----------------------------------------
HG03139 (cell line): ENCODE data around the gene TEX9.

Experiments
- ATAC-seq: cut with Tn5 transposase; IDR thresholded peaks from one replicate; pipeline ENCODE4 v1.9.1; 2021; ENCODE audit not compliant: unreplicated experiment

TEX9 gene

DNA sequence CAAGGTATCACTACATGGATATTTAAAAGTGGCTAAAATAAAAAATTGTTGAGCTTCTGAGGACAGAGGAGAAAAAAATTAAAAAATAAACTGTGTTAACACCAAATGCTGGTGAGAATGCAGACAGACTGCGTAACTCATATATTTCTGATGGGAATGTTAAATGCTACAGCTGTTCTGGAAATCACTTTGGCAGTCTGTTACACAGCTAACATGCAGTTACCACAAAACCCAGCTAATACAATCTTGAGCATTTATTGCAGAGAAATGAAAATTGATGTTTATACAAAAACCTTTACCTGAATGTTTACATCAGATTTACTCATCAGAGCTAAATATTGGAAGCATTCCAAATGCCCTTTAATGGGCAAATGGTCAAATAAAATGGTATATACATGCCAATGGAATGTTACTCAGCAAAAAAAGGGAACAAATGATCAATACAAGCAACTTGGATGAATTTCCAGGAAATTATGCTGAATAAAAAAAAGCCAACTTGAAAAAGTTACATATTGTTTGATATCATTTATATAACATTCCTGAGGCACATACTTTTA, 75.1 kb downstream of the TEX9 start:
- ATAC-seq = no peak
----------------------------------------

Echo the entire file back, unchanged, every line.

HG03139 (cell line): ENCODE data around the gene TEX9.

Experiments
- ATAC-seq: cut with Tn5 transposase; IDR thresholded peaks from one replicate; pipeline ENCODE4 v1.9.1; 2021; ENCODE audit not compliant: unreplicated experiment

TEX9 gene

DNA sequence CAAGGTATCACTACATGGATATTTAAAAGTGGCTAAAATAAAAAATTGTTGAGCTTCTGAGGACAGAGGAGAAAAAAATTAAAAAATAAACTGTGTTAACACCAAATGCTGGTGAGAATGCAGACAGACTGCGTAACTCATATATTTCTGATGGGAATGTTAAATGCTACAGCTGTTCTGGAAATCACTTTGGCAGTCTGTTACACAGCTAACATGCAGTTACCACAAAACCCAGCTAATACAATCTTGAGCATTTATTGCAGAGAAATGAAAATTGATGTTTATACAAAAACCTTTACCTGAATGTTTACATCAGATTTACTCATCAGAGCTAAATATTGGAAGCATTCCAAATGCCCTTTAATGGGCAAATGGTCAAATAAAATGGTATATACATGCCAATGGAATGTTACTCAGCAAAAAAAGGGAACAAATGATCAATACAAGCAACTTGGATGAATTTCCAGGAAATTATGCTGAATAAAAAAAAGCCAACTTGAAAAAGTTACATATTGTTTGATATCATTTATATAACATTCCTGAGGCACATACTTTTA, 75.1 kb downstream of the TEX9 start:
- ATAC-seq = no peak